As with most industries, expertise and deep experience in the cannabis business is not easily replicated. A seasoned management team that can lead the company through future sector stages, not to mention transform the company into a viable target in the first place, is worth just as much as good technology, and maybe more. “Your plans generally will hinge on the management team being able to navigate the future of the market,” Venegas asserts. “Technology might change…Trends emerge and disappear. But [it’s beneficial] if your management team is adept at…reading the signs of the future and correctly interpreting the next 3-5 years.”
Indeed, cannabis is a highly idiosyncratic but burgeoning industry, and securing a successful management team that has created a competitive advantage for its business is one of the strongest rationales for acquisition today.
Finally, what about capital?
While many smaller operators may not feel it, capital is not a scarce resource in the cannabis industry. Acquirers have it and the CPGs, when they make their entrance, will have even more. For small businesses in the cannabis space, spending too much time and resources raising capital can distract them from honing what competitive edge they may have. Says Venegas, “…some businesses spend all their time…raising that next bit of capital, and they start to lose the competitive advantage…”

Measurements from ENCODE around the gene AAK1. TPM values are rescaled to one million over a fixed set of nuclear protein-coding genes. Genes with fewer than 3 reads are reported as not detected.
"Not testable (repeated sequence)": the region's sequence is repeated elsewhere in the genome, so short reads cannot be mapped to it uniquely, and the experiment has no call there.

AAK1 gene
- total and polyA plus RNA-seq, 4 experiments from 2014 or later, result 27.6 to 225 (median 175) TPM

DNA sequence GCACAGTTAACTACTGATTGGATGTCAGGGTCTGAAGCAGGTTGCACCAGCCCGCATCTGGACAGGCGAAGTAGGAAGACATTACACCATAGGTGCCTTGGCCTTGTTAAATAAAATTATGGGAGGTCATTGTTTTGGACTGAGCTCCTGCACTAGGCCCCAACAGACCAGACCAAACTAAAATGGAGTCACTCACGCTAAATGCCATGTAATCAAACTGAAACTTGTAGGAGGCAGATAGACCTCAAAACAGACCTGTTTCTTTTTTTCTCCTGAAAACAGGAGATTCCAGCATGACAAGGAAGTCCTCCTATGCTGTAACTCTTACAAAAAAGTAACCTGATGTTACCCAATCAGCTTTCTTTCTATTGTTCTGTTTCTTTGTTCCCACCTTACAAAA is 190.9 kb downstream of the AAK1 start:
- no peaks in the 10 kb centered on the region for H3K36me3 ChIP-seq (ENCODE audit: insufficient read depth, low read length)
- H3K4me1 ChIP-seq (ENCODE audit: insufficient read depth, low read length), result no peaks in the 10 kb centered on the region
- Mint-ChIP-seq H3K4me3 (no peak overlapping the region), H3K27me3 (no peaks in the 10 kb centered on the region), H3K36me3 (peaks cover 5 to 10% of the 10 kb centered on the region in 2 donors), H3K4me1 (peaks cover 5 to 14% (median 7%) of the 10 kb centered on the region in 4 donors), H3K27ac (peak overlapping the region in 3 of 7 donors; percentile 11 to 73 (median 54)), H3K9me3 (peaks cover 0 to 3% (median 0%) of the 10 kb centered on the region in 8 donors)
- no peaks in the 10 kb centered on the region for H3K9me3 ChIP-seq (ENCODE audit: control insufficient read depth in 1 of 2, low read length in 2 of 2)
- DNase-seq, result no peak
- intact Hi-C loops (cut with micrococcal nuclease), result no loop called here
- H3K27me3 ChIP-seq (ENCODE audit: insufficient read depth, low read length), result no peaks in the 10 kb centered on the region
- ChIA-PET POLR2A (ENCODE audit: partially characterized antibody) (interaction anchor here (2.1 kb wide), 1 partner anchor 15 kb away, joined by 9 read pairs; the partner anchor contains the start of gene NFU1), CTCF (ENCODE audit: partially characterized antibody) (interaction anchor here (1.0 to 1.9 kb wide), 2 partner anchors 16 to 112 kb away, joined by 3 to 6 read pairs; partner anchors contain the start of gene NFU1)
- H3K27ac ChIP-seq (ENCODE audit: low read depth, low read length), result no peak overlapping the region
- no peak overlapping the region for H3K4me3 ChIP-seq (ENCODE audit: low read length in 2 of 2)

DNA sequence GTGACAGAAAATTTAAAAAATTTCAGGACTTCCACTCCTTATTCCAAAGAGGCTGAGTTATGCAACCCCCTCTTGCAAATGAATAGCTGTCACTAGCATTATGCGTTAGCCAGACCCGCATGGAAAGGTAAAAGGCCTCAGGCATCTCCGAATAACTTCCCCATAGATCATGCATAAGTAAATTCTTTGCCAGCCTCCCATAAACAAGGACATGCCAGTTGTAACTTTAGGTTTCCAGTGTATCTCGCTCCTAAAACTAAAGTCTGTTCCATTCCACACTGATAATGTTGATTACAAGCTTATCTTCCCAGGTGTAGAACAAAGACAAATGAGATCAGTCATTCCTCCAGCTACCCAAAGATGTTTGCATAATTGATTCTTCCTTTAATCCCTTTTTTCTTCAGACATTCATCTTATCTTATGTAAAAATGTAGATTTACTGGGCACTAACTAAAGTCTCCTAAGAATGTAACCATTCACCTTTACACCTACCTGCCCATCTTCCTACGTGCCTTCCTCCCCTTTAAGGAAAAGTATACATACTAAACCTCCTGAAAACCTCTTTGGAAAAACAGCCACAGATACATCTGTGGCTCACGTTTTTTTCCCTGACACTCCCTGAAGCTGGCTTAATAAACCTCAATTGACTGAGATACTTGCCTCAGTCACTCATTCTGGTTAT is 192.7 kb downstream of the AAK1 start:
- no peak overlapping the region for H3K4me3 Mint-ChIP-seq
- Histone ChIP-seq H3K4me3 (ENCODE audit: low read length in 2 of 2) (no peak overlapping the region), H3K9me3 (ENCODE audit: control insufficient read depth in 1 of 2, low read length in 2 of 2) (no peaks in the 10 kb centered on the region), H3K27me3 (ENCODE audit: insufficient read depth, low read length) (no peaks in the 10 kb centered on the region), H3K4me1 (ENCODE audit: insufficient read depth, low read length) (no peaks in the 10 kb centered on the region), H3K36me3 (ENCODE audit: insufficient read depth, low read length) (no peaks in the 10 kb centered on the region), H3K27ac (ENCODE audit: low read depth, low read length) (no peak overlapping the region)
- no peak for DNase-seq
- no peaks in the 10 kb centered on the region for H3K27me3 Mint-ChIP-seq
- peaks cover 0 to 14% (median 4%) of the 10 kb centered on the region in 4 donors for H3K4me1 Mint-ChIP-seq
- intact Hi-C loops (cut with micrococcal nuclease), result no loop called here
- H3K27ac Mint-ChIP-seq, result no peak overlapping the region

These days Investment flows toward license holders – often to growers. But farther downstream and closer to the market, cannabis businesses must offer a competitive edge where the money can make a meaningful difference. As the influx of capital and M&A activity continues to grow, a sustainable competitive advantage will be harder to come by and more important than ever.